The DSM-5 criteria for autism spectrum disorder (ASD) include restricted and repetitive behavior (RRB) as a core diagnostic feature, together with the domain of social communication and social interaction deficits. RRBs include: (a) stereotyped or repetitive speech, motor movements, or use of objects; (b) excessive adherence to routines, ritualized patterns of verbal or nonverbal behavior, or excessive resistance to change; (c) highly restricted, fixated interests that are abnormal in intensity or focus; and (d) hyper- or hyporeactivity to sensory input or unusual interest in sensory aspects of the environment (American Psychiatric Association, 2013). Studies of RRBs have identified two sub-groups; one comprising repetitive sensory and motor behaviors (RSMB), such as repetitive hand or finger movements and rocking, and the other consisting of behaviors such as narrow interests, rigid routines, and rituals routines, which are collectively referred to as insistence on sameness (IS) (Bishop et al., 2013; Bishop, Richler, & Lord, 2006; Richler, Huerta, Bishop, & Lord, 2010).
Research indicates that repetitive behaviors may be among the earliest-emerging signs of autism (Wolff et al., 2014). There is also evidence to suggest that different types of RRB may be predictive of co-occurring mental health problems. For example, children with ASD who demonstrate high levels of ritualistic and sameness behavior have been found to show more severe symptoms of anxiety and depression (Stratis & Lecavalier, 2013). Parents of children and teens also report that RRBs are one of the most challenging features of ASD due to their significant interference with daily life. They can significantly impede learning and socialization by decreasing the likelihood of positive interactions with peers and adults. Given the importance of RRBs as a core feature of ASD, professionals should give increased attention to the assessment and presence of these behaviors, and their impact on the adaptability and psychological well-being of children and youth with ASD (Stratis & Lecavalier, 2013).
Rating scales and questionnaires are the most frequently used methods of measuring RRBs. For example, measures such as the Autism Spectrum Rating Scales (ASRS; Goldstein & Naglieri, 2010) and Social Responsiveness Scale (SRS-2; Constantino & Gruber, 2012) incorporate scales and treatment clusters assessing stereotypical behaviors, sensory sensitivity, and highly restricted interests characteristic of ASD. There are also specialized parent/caregiver questionnaires available that focus solely on restricted and repetitive behaviors and provide a more complete understanding of the impact of RRB factors on adaptive functioning. Of these questionnaires, the most commonly used are the Repetitive Behavior Scale-Revised (RBS-R; Bodfish, Symons, Parker, & Lewis, 2000) and the Repetitive Behavior Questionnaire-2 (RBQ-2; Leekam et al., 2007). Both cover a wide range of repetitive behaviors and were designed as a quantitative index of RRB, rather than relying exclusively on the above referenced broad-based ASD measures to assess RRBs.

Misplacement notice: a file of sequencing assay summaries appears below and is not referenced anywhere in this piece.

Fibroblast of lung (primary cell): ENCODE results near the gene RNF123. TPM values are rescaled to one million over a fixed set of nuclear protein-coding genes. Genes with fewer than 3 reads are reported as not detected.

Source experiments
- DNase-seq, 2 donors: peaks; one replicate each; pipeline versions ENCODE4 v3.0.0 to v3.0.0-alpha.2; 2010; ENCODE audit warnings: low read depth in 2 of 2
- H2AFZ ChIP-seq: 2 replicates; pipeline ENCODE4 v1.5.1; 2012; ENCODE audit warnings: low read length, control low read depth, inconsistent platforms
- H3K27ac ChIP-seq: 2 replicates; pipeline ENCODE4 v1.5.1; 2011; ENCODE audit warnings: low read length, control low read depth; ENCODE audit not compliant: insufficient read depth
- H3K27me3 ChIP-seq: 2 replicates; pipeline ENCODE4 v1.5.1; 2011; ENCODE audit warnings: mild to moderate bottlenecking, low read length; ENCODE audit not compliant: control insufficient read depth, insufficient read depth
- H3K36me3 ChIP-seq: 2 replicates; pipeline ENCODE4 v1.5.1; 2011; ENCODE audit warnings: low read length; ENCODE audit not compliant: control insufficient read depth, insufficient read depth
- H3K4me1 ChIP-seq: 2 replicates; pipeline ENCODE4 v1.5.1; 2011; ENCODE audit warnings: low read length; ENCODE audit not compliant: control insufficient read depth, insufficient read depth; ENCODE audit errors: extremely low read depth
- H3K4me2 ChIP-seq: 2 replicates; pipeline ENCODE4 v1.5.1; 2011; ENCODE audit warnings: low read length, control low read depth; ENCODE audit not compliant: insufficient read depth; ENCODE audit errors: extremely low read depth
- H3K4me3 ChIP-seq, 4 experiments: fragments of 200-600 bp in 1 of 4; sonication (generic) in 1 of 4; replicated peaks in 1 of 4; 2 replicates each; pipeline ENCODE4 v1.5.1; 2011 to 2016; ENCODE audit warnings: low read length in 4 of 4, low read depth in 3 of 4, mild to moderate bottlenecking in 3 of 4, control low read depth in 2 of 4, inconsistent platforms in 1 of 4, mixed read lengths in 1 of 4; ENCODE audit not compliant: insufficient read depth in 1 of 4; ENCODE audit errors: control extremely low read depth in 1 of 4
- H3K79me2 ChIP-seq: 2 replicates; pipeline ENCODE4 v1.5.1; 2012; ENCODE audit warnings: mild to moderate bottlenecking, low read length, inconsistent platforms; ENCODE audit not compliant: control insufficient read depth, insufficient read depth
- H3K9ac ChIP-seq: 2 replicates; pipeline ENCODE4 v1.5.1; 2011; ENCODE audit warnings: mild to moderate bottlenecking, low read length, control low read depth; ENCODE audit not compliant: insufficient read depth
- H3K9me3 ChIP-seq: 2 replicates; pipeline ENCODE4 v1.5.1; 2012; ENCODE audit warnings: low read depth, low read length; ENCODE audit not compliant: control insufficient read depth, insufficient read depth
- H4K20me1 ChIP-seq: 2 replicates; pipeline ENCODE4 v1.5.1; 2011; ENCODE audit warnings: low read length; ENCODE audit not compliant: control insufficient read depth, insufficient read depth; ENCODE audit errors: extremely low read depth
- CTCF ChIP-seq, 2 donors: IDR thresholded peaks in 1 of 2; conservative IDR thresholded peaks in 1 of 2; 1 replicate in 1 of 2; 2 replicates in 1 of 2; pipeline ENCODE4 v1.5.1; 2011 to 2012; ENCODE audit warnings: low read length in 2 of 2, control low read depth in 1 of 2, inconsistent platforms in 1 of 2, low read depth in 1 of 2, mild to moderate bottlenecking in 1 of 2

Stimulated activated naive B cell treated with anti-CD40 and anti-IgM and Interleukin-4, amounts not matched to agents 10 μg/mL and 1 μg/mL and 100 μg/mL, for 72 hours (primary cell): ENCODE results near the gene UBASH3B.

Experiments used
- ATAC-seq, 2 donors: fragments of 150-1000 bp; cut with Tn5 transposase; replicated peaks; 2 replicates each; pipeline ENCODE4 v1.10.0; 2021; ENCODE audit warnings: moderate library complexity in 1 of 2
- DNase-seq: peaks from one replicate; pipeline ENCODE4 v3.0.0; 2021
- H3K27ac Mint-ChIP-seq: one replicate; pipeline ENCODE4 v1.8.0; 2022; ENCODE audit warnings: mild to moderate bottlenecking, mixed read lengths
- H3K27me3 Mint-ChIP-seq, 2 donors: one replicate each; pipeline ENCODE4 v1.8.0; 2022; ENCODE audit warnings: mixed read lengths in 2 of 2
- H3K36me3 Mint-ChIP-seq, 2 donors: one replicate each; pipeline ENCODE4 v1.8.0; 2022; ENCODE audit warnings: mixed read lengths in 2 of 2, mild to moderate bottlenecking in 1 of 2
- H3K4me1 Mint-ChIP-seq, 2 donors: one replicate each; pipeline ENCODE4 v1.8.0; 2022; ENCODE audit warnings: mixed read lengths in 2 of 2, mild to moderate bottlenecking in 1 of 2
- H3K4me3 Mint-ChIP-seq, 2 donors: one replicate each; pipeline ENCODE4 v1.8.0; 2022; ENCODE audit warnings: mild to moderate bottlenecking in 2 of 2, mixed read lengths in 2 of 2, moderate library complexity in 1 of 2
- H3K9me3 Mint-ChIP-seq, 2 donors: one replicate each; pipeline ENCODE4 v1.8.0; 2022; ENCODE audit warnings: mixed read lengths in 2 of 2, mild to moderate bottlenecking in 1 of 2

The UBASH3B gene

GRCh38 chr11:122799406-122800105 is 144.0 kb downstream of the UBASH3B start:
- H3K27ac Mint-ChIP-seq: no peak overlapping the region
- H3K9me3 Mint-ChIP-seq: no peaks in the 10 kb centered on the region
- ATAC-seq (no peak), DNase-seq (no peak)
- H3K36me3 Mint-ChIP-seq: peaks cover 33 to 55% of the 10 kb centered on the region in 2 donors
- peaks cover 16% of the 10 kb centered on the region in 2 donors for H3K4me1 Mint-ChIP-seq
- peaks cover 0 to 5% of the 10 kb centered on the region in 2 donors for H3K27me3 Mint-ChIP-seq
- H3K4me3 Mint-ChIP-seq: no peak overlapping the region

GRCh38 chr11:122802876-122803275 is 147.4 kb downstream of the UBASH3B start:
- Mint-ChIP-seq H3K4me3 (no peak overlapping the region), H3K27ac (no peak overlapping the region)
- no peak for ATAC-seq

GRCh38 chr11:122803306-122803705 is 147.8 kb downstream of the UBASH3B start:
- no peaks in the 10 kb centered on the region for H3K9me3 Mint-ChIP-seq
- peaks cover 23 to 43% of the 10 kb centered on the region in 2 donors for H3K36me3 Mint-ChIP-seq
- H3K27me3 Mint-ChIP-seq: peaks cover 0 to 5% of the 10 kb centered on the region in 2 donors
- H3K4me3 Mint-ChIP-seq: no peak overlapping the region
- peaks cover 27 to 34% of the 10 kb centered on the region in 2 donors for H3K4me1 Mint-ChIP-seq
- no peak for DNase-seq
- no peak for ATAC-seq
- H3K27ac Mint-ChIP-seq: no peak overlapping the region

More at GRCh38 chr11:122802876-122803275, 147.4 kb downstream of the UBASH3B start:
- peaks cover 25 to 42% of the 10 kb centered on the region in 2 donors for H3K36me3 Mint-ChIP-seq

The RBS-R is a parent report of repetitive behaviors in children, adolescents, and adults with ASD. It consists of 43 items and includes the following subscales: Stereotyped Behavior, Self-Injurious Behavior, Compulsive Behavior, Ritualistic Behavior, Sameness Behavior, and Restricted Behavior. For each subscale, the number of items endorsed is computed as well as the severity score for the subscale. On the last question, respondents are asked to consider all of the behaviors described in the questionnaire, and provide a global severity rating. The RBS-R has been reported to have adequate psychometric properties, and acceptable reliability and validity for each subscale (Bodfish et al., 2000; Boyd et al., 2010; Esbensen, Seltzer, Lam, & Bodfish, 2009; Gabriels, Cuccaro, Hill, Ivers, & Goldson, 2005; Lam & Aman, 2007).
The RBQ-2 is also a parent-completed 20-item questionnaire suitable for children (with or without autism) of all ages. Item responses fall into four groups which correspond to four specific areas: Repetitive Motor Movements, Rigidity/Adherence to Routine, Preoccupation with Restricted Interests, and Unusual Sensory Interests. Questionnaire scores can be added to provide a Total Repetitive Behaviors Score. As with previous research on RRBs, two clusters can be identified: RSMB, which corresponds to repetitive motor movements and unusual sensory interests, and IS, which corresponds to adherence to routine and restricted interests. The reliability and validity of the RBQ-2 has been supported with children and adolescents (Lidstone et al., 2014).